Mortgage Electronic Registration Systems, or MERS, cannot be a lawful beneficiary of a deed of trust in Washington state if the registry lacks real possession of the promissory note, the Washington Supreme Court said this week.
The ruling contradicts opinions from other jurisdictions, but clearly draws a line MERS cannot cross when arguing its position as "the beneficiary of a trust deed" in Washington during a nonjudicial foreclosure procedure.
MERS released a statement about the case saying "there is nothing in this opinion that prevents the parties from proceeding with judicial foreclosures" and "it does not find that deeds of trust that name MERS as beneficiary are invalid."
The case, Bain v. Metropolitan Mortgage Group, was launched by homeowner, Kristin Bain, and grouped together with another homeowner's complaint against MERS and multiple financial firms.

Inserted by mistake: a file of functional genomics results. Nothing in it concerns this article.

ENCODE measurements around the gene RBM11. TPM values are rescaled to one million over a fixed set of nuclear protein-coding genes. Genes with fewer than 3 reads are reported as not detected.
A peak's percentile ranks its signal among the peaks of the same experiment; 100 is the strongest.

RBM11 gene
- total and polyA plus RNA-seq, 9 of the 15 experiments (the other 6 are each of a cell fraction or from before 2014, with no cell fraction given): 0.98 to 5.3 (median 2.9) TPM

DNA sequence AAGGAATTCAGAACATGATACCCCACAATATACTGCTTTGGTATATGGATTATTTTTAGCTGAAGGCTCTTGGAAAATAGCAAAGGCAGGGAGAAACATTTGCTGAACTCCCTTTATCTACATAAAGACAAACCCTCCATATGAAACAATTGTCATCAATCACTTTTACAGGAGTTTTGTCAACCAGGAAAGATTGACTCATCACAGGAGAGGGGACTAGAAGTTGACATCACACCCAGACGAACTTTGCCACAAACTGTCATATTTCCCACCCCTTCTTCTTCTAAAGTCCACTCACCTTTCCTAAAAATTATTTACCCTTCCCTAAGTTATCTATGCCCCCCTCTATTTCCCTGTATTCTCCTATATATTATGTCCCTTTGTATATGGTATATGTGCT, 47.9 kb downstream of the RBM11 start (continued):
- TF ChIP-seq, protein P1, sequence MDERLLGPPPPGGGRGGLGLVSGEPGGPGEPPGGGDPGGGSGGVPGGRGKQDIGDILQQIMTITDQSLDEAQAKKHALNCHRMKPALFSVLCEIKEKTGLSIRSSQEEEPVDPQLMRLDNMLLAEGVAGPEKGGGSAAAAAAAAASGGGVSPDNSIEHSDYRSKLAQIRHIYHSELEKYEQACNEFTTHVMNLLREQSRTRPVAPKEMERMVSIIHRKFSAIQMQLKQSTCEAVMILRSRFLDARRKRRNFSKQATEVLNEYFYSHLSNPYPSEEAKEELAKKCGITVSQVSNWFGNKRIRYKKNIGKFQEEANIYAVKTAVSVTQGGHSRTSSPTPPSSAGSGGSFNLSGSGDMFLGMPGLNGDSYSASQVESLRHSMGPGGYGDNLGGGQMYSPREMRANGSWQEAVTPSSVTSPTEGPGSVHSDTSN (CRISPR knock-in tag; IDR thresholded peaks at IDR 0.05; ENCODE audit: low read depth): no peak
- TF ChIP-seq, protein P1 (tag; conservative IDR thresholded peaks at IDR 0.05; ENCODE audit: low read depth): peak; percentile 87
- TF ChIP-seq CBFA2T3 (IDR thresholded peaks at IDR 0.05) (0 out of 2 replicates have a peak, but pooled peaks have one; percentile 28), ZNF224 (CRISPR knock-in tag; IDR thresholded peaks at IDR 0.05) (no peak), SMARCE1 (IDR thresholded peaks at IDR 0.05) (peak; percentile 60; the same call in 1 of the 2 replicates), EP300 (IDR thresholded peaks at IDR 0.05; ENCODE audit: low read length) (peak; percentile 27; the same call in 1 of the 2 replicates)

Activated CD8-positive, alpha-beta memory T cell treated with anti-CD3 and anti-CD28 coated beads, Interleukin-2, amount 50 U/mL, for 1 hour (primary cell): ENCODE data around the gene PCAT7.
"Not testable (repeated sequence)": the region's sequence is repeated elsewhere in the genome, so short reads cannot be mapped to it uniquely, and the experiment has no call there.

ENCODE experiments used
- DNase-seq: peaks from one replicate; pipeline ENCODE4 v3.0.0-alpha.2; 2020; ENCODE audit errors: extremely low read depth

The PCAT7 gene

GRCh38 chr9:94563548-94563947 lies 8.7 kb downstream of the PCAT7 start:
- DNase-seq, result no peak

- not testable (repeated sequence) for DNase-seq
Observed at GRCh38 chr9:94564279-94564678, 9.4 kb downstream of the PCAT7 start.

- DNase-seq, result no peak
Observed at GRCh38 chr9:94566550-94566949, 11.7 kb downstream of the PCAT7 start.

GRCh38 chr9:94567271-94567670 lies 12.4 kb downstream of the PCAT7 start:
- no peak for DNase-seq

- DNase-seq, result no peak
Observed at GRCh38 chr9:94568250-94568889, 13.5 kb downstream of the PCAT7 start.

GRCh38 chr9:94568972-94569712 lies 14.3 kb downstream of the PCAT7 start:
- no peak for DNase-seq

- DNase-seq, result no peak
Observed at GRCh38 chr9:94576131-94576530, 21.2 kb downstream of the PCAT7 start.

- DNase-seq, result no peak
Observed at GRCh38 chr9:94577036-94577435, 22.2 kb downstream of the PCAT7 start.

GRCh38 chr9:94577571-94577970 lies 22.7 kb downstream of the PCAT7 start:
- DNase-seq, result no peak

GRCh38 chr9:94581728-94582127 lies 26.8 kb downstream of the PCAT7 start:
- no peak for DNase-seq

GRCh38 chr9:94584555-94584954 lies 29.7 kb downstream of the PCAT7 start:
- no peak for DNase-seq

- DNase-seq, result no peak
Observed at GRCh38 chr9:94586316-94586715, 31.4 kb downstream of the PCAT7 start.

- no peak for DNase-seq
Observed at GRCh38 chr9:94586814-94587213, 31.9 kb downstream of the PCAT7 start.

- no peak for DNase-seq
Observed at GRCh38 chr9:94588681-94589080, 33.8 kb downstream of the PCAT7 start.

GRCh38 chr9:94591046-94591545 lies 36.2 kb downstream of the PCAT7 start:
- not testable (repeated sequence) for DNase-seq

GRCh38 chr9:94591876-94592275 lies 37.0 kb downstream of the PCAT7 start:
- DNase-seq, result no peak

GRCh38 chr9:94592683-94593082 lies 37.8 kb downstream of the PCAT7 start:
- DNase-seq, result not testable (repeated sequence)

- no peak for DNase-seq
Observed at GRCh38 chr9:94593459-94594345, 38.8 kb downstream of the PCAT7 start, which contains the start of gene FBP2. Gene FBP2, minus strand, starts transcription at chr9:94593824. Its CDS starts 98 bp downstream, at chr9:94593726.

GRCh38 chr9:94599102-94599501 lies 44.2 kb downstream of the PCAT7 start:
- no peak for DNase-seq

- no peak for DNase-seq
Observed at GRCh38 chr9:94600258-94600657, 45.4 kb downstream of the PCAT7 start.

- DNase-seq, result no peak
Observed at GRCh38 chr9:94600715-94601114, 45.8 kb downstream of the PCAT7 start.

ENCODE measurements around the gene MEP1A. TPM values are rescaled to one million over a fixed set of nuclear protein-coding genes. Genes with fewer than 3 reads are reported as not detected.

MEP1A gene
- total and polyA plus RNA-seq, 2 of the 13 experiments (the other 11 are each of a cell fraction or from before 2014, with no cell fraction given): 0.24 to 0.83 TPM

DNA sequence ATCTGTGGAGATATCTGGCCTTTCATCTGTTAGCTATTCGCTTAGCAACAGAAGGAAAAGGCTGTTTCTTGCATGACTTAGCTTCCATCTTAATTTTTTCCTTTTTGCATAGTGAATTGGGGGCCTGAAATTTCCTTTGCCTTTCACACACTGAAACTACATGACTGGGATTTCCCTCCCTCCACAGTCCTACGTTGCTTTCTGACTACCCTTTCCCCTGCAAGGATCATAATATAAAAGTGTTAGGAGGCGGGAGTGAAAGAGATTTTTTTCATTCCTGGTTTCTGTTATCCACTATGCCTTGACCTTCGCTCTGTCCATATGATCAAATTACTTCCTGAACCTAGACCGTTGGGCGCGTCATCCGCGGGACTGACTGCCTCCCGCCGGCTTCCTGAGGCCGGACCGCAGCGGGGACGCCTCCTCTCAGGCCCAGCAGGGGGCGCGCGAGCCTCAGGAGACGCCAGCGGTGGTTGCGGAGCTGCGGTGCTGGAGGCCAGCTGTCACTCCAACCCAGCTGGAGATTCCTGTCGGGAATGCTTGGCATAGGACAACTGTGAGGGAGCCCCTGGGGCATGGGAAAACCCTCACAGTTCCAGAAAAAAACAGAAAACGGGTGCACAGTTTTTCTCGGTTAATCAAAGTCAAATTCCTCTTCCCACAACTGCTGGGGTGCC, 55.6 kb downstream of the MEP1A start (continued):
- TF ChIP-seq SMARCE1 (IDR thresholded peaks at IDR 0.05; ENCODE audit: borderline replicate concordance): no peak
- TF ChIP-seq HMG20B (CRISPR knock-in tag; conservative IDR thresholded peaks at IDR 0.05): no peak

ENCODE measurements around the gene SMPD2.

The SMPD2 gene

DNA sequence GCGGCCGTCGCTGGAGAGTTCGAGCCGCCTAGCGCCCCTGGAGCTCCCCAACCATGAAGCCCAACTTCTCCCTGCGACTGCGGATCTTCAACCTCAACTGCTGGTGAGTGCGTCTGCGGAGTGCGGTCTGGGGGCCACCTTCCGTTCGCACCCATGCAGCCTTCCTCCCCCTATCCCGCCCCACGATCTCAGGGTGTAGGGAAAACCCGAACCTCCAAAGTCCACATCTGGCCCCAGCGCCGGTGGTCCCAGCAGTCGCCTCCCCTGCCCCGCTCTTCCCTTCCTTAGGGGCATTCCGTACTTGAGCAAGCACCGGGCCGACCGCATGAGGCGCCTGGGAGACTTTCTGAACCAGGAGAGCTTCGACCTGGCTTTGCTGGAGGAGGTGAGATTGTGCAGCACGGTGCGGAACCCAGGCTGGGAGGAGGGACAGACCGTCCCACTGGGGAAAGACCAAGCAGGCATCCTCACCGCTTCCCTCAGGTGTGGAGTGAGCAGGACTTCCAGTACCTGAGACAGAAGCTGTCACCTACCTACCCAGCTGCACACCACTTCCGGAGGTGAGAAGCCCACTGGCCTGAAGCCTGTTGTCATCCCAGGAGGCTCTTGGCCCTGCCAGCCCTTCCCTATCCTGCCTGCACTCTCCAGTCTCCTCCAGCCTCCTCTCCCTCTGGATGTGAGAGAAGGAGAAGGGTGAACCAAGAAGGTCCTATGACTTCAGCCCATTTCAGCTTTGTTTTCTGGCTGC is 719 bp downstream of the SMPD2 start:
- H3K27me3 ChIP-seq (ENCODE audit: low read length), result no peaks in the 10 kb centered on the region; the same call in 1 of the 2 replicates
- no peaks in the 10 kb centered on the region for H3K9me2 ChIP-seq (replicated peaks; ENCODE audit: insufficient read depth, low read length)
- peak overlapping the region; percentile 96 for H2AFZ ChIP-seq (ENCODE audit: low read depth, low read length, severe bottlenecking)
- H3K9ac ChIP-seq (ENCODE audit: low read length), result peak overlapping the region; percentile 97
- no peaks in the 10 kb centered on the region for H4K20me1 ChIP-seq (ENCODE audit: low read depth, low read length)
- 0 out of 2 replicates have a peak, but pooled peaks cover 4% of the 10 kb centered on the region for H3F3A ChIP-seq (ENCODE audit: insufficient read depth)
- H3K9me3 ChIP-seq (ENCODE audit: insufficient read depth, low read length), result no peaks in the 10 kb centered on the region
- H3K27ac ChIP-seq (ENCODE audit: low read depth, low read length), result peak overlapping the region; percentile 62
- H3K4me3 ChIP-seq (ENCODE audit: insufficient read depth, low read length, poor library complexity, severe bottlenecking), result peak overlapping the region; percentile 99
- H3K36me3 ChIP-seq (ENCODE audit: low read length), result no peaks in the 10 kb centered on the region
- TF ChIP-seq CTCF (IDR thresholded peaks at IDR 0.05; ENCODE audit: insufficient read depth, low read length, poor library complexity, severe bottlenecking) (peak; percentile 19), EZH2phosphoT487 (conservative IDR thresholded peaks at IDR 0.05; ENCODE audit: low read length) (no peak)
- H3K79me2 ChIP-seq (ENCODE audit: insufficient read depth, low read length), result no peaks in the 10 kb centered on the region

The homeowners claim their lenders named MERS beneficiary of the deeds of trust. MERS later named two trustees as successors, believing it had transferred over power of foreclosure.
When the trustees tried to initiate foreclosure proceedings, the homeowners pushed back, claiming Washington law requires a trustee to show the beneficiary of a mortgage "is the owner of any promissory note or other obligation secured by the deed of trust" before it can foreclose.
The court concluded that under its interpretation of Washington law, "if MERS does not hold the note, it is not a lawful beneficiary."
At the same time, the court said based on the details provided, it cannot determine the exact "legal effect" of MERS not being a lawful beneficiary.
The court also ruled the homeowners may have a valid complaint against MERS under the Washington Consumer Protection Act if MERS acted as an unlawful beneficiary under state law. But to succeed, the plaintiffs would have to prove all of the elements of a Consumer Protection Act claim as outlined in the state.